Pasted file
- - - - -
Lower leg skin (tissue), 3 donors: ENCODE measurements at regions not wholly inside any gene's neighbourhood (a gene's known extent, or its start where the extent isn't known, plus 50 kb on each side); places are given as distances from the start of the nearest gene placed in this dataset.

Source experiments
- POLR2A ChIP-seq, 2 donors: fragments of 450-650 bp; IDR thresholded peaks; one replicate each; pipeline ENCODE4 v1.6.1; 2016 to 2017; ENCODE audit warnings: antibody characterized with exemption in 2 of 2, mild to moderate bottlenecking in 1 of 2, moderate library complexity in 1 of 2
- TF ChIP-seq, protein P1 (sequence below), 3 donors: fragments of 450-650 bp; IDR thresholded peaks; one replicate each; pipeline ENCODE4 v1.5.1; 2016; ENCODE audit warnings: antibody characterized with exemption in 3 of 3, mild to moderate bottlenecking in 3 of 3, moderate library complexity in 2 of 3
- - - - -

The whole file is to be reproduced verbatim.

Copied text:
Lower leg skin (tissue), 3 donors: ENCODE measurements at regions not wholly inside any gene's neighbourhood (a gene's known extent, or its start where the extent isn't known, plus 50 kb on each side); places are given as distances from the start of the nearest gene placed in this dataset.

Source experiments
- POLR2A ChIP-seq, 2 donors: fragments of 450-650 bp; IDR thresholded peaks; one replicate each; pipeline ENCODE4 v1.6.1; 2016 to 2017; ENCODE audit warnings: antibody characterized with exemption in 2 of 2, mild to moderate bottlenecking in 1 of 2, moderate library complexity in 1 of 2
- TF ChIP-seq, protein P1 (sequence below), 3 donors: fragments of 450-650 bp; IDR thresholded peaks; one replicate each; pipeline ENCODE4 v1.5.1; 2016; ENCODE audit warnings: antibody characterized with exemption in 3 of 3, mild to moderate bottlenecking in 3 of 3, moderate library complexity in 2 of 3